KAYAK AND MY GOOD MODEL AWARDED BEST PHOTO: Prize for the best portfolio was a weekend at Grouse Mountain Lodge—one of the valley’s most luxurious inns—as well as a weekend of skiing at Big Mountain.

Unfortunately, because of extensive travels, we were unable to cash in on the prize. Still, the intangible rewards were substantial, for the competition was keen, and several of the competitors were very, very talented. Shown here, then, are four of the ten that received a top award.

This year, the competition will again be keen, and for me the challenge will be one of area familiarization, for we’ve never spent time in Kennewick. As a result, I’ll be talking with as many locals as I can prior to arrival.

The other difference is that we’ll all be shooting digital rather than film. Because Janie and I have spent most of this year on the road posting blogs from our digital images that will not pose a problem.

The problem will be knowledge of the area, and because I’ll at least want to place, it means we’ll have to arrive several days ahead of schedule—and that my model and I will also be arising very, very early.

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Flathead Valley’s Annual Creston Auction

posted: April 2nd, 2007 | by:Bert

Bert Gildart: “Six-dollar, six-dollar; do I hear six? Five-dollar, five-dollar; do I hear five?

“Five-dollars, five-dollars; there! Do I hear six? Six-dollars, do I hear seven?

“Seven-dollars, seven-dollars; do I hear eight?

“Going, going, gone to the women in red for seven dollars,” beamed one of the auctioneers working the crowd that day.

AUCTIONING TONKA TRUCKS: Auctioneering is an art, no question about it. Try it yourself. See if you can spew out run-on words in a sing-song voice that might lure someone in and not drive them away. Try, too, if you’re a bidder to avoid getting caught up in an auctioneer’s hypnotic cadence…

“It takes months of practice,” said Sam Scott, one of the auctioneers at the Creston Auction located beneath the base of the Rocky Mountains in Montana’s Flathead Valley.

Sam explained that it was all about learning repetition, but that to do so effectively, he had attended a two week auctioneer school in Billings, Montana. “They have you memorizing tongue twisters.”

Big black bug bit the big black bear so the big black bear bleed bright red blood on the bathroom rug.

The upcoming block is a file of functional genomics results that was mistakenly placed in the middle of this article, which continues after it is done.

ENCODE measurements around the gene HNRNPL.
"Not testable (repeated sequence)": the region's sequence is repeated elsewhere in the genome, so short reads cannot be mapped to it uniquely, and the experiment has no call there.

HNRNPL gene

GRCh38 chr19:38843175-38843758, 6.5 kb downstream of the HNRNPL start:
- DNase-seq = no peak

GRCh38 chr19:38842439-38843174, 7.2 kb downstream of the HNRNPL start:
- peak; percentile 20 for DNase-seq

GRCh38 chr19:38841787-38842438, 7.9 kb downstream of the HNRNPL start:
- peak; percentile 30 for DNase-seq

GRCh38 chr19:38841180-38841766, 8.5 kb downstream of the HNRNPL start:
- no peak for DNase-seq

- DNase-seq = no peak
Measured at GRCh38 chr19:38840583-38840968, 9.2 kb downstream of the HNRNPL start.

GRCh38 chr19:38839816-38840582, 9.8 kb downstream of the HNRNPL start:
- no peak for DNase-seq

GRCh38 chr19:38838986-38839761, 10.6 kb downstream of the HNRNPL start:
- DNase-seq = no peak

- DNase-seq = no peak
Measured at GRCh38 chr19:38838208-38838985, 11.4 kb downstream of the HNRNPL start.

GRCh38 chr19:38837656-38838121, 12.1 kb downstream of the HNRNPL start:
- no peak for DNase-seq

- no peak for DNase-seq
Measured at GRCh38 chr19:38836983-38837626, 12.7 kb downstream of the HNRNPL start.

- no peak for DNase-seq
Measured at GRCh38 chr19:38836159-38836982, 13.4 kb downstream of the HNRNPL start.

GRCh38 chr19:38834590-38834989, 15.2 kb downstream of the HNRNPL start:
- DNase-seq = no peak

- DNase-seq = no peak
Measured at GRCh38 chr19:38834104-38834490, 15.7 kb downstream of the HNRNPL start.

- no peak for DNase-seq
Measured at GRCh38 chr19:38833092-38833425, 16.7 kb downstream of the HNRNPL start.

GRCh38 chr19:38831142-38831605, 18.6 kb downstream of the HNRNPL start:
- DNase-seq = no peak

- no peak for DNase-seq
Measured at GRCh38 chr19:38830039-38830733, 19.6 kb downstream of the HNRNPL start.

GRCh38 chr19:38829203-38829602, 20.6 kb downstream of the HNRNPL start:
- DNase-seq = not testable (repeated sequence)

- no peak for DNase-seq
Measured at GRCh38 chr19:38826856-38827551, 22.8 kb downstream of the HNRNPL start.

“Say that over and over and before long you’ll hear your voice starting to assume a rhythm…

“But then, you got to stay on top of it.

DICK WILSON: Each year for the past 41-years, professional auctioneers have plied their trade for residents at large. Sales items tend to run the gamete from kitchen ware, old wood stoves, firearms, and to items ranging in the thousands of dollars. But it’s more than just about sales; it’s about old friends buried deep in the woods, coming down to see one another. It’s about people getting dressed up in their favorite outdoor garb. It’s about vendors of all description, such as Dick Wilson.

Often dressed in blue jeans and plaid shirts, no way would you ever know that Dick was once a college professor, but today, he simply likes being known as the Nutty Professor. That’s because he makes and sells his own special blend of popcorn.

Then there’s Ken Conway, who makes beaver hats and now likes to attend the auction dressed in the garb of a trapper attending a rendezvous.

Typically, the Creston Auction runs for two days and during that time, auctioneers may generate over $100,000. “Whatever the sum of money,” said Sam, “it all goes to a great cause, helping the Creston Volunteer Fire Department.”

Still, the big attraction to me was the talent itself. Though highly capable, I learned that most auctioneers in the Flathead do other things as well. This year half a dozen different auctioneers plied their skills, but come Monday, one would be back as a control tower operator for the local airport, another at a second-hand store, yet another running his own auction. Sam. Of course, would be back at his local barber shop. However, what all share in common is that their work at the Creston Auction is donated, and that weekend their skills were drawing in the crowds.

“You can learn the basics of auctioneering in a fairly brief period,” continued Sam, “but to be really good at it you need to practice for months. I work as a barber so it took me longer. Took me almost a year, practicing to master those tongue twisters.

“Try this:

Rubber baby buggy bumper. Rubber baby buggy bumper…

“Now do it fast. Try saying it three times as fast as you can.”

Moments later Sam rose, and returned to the podium, vocal chords now rested. Within minutes the skilled auctioneer had sung the bid on a pot-bellied stove to several hundred dollars. Next he went on to a Tonka Trunk I was sure one of my grandchildren might want… The bid was up to $7, and maybe I could get one for $10.

It’s mesmerizing, simply mesmerizing, and if you stick around you’re sure to be drawn in. So now you’re forewarned…

SOME FINAL RAMBLINGS: Several weeks ago Airstream owner Roger Smith sent me a photo of an elk crossing in Canada’s Banff National Park to complement the one I posted two weeks ago. Subsequently, I learned that there are many such passes, all needed to provide elk with the basic components required for existing, namely food and shelter. Apparently, Highway 1, the Trans-Canadian highway, which passes through this park in Alberta, had been depriving these magnificent animals of these components, resulting in much vehicular damage and death to elk.

Just finished Doug Peacock’s highly acclaimed book entitled: Walking It Off. I knew Doug during the early 80s in Glacier National Park, where I worked as a seasonal ranger. Simultaneously, Doug worked as a fire lookout. Doug, a Vietnam Vet, makes a terrific case for preserving wilderness to help, among many other things, the nation’s many war veterans reconnect with the person they once were.